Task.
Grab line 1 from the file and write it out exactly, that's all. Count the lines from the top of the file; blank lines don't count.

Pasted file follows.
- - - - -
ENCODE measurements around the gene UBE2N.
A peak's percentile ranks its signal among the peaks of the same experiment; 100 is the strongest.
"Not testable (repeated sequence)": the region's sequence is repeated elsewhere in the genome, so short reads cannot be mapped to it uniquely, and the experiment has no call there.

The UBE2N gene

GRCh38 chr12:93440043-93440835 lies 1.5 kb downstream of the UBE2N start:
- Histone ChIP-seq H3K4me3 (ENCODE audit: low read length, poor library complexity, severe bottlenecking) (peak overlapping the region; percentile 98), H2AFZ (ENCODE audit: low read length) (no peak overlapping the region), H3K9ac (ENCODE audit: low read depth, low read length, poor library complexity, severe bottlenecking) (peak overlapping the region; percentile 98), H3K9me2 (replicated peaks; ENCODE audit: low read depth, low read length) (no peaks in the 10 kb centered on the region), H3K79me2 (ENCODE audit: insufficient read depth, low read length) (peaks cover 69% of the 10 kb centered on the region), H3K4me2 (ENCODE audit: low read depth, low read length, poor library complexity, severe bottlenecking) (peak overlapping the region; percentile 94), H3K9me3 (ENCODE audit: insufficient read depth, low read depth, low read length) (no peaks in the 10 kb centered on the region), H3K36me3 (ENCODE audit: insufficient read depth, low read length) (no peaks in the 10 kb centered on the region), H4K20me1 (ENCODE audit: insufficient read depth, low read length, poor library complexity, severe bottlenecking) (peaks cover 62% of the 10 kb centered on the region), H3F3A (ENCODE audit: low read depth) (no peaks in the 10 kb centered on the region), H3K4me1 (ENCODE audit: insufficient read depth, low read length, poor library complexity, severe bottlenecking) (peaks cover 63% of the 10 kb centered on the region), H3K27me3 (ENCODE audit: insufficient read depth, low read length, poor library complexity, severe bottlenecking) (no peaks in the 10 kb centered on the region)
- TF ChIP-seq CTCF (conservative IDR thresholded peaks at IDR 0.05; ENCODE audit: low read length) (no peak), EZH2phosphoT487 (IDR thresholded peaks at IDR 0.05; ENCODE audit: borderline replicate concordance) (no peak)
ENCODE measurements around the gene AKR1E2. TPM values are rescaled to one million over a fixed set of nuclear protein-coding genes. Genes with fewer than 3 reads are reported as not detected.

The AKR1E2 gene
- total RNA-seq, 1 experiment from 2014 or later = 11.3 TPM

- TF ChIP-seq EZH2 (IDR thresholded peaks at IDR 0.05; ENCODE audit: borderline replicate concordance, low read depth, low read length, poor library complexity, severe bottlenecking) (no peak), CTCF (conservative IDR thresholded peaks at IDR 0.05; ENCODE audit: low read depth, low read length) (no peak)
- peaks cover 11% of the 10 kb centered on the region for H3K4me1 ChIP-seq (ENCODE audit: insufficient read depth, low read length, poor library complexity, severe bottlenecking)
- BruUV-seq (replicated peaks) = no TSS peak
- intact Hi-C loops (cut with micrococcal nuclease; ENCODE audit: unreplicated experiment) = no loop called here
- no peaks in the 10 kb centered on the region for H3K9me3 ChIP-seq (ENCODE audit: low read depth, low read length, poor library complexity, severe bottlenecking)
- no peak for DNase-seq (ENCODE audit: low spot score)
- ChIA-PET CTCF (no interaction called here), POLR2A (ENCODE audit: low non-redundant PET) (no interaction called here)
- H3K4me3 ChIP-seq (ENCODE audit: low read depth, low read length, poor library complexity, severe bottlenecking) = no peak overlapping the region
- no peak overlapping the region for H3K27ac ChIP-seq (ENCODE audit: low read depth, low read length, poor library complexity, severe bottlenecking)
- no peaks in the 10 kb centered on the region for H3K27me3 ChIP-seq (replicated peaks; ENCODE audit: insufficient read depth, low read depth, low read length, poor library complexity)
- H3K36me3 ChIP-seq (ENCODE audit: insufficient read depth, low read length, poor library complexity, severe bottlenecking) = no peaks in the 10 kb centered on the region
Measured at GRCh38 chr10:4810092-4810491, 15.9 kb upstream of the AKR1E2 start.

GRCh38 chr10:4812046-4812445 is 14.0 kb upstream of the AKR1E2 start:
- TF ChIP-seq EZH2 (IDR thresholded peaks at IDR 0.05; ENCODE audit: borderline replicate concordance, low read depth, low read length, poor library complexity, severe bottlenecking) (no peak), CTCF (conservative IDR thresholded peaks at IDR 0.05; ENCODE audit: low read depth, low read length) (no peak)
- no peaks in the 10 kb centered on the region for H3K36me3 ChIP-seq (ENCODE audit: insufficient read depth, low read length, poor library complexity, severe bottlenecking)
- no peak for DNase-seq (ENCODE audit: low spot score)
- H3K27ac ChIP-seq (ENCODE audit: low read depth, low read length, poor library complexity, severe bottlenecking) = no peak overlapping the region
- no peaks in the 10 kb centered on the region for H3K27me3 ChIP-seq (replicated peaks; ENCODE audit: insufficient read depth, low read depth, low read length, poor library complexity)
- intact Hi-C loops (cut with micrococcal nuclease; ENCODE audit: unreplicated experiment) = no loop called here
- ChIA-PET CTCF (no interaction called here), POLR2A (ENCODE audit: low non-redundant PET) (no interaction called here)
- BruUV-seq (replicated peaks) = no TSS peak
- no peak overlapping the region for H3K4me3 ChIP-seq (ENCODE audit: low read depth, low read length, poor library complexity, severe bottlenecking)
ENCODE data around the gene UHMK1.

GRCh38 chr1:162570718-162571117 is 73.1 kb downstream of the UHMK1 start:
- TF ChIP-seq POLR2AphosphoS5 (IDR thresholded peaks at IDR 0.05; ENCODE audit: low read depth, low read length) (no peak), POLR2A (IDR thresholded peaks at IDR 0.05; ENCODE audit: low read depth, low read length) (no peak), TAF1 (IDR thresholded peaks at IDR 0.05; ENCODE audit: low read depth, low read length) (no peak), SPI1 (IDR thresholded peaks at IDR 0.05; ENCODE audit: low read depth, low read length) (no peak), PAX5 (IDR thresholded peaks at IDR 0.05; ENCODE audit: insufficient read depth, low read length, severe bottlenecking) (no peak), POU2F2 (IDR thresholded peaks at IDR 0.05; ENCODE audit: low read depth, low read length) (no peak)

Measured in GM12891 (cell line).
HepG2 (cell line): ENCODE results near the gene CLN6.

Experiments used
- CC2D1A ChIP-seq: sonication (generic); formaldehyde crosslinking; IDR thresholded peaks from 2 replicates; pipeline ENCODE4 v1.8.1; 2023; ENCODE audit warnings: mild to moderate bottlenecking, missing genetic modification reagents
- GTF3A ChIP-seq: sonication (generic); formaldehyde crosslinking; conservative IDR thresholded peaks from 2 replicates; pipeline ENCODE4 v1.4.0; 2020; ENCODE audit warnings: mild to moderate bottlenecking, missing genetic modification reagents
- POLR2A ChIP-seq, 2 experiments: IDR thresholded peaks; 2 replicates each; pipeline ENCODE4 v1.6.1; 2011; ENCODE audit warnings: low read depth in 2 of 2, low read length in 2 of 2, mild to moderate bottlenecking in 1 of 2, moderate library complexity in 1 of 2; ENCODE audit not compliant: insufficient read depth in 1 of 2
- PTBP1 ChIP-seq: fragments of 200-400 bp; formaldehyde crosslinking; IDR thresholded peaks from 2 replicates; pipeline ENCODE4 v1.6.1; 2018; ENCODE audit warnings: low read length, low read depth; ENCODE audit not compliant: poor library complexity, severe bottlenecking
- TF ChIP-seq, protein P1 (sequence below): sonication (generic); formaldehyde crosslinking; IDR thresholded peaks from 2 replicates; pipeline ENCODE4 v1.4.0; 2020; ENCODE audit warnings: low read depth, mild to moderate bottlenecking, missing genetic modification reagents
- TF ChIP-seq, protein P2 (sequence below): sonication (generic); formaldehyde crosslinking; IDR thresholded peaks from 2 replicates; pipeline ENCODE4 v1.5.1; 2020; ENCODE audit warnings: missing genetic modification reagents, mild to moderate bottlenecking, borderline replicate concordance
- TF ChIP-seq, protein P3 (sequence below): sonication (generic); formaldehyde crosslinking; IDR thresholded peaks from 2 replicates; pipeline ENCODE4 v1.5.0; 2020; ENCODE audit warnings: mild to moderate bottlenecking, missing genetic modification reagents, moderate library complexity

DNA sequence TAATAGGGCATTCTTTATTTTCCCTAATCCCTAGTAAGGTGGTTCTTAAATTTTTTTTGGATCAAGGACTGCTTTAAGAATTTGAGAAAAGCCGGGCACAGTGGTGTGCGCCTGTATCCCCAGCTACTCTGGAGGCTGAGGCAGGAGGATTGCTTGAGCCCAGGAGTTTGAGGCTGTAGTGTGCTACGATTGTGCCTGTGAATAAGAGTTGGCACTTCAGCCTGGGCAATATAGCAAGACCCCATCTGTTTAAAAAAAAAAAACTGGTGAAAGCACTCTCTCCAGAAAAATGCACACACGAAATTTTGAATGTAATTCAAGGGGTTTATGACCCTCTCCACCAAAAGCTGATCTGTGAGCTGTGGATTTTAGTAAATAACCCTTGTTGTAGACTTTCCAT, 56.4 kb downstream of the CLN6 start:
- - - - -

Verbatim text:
ENCODE measurements around the gene UBE2N.